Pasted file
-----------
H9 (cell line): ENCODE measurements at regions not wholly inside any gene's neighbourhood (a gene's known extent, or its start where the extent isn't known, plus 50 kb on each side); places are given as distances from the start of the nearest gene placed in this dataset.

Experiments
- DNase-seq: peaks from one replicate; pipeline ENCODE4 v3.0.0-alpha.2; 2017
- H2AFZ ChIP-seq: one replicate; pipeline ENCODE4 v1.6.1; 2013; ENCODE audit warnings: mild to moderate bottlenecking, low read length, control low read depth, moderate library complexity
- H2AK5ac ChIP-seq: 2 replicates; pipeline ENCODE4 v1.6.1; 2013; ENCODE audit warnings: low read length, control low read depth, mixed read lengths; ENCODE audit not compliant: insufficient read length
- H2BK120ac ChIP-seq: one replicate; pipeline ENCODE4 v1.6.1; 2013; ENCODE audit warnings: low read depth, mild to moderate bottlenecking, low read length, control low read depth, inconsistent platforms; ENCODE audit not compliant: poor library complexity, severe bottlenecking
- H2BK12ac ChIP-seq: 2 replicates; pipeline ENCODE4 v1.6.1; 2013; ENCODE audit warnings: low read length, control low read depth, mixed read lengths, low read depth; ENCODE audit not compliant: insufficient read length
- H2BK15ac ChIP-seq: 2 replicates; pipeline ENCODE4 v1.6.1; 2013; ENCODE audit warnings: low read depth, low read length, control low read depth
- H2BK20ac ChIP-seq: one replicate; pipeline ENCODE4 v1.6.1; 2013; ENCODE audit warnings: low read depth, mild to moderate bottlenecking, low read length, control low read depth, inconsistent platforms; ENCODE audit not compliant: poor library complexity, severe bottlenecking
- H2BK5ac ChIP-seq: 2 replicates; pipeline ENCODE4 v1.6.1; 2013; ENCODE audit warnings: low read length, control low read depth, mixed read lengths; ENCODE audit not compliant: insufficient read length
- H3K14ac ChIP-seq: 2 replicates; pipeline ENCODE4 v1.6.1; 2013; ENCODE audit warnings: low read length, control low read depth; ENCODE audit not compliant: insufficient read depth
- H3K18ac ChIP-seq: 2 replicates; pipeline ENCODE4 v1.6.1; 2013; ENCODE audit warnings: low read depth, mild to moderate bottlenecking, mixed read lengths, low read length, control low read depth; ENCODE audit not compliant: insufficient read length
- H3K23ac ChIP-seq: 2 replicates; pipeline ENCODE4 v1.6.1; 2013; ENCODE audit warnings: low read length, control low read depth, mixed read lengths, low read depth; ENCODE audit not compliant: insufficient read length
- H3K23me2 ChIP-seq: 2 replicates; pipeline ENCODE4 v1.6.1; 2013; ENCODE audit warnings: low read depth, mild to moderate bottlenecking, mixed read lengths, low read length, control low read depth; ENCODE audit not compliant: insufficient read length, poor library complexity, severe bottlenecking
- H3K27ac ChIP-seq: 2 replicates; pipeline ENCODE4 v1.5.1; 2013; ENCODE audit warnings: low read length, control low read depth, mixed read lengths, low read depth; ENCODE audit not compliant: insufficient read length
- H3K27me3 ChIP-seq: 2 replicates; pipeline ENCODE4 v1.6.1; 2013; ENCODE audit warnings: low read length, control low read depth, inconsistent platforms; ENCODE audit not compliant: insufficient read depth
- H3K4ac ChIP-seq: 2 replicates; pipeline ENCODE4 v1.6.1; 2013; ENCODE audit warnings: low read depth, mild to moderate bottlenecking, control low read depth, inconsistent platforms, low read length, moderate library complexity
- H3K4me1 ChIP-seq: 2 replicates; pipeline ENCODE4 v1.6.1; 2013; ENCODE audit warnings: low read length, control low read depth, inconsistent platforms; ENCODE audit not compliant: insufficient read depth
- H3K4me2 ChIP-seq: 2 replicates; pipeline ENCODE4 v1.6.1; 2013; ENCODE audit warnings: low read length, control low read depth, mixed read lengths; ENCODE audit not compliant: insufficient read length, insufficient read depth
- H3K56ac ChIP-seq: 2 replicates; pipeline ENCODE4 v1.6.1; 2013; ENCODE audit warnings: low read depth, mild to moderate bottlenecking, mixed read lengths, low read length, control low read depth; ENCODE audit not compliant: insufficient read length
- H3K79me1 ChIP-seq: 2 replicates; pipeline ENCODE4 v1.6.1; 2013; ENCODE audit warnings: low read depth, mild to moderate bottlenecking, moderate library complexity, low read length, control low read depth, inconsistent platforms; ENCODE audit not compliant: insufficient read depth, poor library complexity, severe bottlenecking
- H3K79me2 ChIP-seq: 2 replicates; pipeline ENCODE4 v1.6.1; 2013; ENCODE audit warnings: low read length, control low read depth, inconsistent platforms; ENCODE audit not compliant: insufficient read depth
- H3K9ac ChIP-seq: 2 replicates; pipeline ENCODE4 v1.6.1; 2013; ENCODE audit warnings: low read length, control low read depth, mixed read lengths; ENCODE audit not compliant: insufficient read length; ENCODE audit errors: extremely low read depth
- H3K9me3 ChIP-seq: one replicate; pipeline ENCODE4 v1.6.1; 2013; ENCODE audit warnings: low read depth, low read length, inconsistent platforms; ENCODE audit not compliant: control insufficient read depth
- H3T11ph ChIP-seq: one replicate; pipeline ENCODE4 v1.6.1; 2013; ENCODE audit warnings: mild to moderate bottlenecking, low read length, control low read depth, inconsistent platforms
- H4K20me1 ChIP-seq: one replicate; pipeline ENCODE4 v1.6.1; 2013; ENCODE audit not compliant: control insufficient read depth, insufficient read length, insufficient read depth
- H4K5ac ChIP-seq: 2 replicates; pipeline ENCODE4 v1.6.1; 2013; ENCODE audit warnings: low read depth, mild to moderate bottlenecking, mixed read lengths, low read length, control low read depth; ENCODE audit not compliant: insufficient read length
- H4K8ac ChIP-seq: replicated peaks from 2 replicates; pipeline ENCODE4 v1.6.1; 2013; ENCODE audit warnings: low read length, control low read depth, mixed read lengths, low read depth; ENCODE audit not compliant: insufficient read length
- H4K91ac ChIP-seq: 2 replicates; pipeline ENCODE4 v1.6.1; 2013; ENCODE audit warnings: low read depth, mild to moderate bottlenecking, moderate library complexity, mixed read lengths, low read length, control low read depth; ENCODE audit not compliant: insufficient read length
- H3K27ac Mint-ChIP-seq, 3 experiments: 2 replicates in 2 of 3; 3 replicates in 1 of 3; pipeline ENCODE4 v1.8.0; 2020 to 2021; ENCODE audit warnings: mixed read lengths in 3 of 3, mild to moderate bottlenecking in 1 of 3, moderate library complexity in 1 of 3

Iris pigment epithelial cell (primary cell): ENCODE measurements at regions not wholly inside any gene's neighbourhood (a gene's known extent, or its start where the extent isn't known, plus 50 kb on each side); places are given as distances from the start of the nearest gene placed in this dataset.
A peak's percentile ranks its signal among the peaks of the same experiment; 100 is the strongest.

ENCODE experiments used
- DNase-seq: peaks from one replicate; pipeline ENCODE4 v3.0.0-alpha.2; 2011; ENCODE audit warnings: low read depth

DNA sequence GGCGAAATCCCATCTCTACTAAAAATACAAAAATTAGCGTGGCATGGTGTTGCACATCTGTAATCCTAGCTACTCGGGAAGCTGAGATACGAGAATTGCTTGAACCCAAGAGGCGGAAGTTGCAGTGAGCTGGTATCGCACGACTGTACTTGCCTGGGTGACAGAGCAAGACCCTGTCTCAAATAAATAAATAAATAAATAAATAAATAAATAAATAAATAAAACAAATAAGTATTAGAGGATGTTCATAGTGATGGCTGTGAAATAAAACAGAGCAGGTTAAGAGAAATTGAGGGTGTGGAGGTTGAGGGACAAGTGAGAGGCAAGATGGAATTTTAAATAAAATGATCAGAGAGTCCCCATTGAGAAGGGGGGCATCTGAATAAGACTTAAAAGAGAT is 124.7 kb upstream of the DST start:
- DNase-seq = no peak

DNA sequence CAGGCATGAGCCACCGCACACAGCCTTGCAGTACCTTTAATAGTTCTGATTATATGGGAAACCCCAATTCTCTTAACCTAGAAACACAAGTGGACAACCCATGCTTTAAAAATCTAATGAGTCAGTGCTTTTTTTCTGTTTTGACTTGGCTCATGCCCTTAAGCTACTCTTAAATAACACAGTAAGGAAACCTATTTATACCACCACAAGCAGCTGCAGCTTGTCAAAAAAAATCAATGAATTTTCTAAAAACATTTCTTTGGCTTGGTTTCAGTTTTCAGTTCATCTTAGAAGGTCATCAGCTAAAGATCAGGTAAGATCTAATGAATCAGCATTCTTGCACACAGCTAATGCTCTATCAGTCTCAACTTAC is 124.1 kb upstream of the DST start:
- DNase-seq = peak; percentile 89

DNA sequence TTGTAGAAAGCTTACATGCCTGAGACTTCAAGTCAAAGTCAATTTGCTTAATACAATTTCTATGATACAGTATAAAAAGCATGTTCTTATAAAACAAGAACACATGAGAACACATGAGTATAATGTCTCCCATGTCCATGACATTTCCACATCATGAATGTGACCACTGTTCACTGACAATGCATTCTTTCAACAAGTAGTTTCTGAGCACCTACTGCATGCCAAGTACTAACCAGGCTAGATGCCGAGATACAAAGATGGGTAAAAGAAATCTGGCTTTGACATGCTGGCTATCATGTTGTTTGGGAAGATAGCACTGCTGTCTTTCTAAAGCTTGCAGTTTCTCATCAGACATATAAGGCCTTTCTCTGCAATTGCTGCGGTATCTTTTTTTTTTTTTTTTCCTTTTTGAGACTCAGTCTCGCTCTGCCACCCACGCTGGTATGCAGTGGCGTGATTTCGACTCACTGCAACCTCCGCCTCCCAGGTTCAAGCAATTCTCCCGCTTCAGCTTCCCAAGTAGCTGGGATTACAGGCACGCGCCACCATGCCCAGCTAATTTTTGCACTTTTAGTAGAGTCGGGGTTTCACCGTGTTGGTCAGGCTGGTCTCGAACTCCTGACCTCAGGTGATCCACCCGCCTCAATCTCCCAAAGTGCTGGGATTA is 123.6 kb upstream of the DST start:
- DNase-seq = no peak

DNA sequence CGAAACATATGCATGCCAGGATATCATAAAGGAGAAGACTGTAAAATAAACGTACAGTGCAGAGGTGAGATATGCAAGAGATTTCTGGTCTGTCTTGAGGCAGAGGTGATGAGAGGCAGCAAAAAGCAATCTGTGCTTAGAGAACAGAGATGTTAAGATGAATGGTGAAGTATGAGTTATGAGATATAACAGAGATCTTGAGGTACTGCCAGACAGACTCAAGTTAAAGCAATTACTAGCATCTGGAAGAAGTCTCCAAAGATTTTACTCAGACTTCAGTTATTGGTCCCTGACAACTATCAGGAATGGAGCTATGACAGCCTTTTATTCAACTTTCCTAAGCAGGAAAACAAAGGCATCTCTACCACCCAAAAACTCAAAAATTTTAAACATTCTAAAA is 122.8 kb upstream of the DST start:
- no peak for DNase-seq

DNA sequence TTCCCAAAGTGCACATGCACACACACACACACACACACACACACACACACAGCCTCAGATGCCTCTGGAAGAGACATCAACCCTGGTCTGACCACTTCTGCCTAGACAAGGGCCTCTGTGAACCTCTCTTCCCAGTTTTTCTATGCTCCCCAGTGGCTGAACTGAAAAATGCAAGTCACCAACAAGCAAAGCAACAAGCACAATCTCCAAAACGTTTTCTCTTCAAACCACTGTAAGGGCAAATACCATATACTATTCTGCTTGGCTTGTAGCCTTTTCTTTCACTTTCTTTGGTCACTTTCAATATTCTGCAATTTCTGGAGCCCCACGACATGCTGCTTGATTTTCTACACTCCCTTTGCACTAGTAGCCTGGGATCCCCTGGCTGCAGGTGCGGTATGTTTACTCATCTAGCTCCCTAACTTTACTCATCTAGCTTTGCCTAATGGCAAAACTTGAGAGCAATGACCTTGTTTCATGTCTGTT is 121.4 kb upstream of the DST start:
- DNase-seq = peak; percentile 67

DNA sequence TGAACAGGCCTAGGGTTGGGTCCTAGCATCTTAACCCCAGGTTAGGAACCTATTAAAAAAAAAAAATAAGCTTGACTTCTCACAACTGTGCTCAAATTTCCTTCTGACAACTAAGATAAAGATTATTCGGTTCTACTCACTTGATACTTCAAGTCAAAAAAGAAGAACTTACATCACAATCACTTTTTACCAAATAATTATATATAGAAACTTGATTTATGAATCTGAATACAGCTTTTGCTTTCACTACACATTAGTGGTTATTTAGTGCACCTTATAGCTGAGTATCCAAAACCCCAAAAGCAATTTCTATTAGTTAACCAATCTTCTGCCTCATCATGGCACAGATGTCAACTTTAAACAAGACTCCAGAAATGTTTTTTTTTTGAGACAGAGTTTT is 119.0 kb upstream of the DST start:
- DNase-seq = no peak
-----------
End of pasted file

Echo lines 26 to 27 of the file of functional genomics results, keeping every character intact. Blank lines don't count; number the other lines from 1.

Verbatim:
- H4K20me1 ChIP-seq: one replicate; pipeline ENCODE4 v1.6.1; 2013; ENCODE audit not compliant: control insufficient read depth, insufficient read length, insufficient read depth
- H4K5ac ChIP-seq: 2 replicates; pipeline ENCODE4 v1.6.1; 2013; ENCODE audit warnings: low read depth, mild to moderate bottlenecking, mixed read lengths, low read length, control low read depth; ENCODE audit not compliant: insufficient read length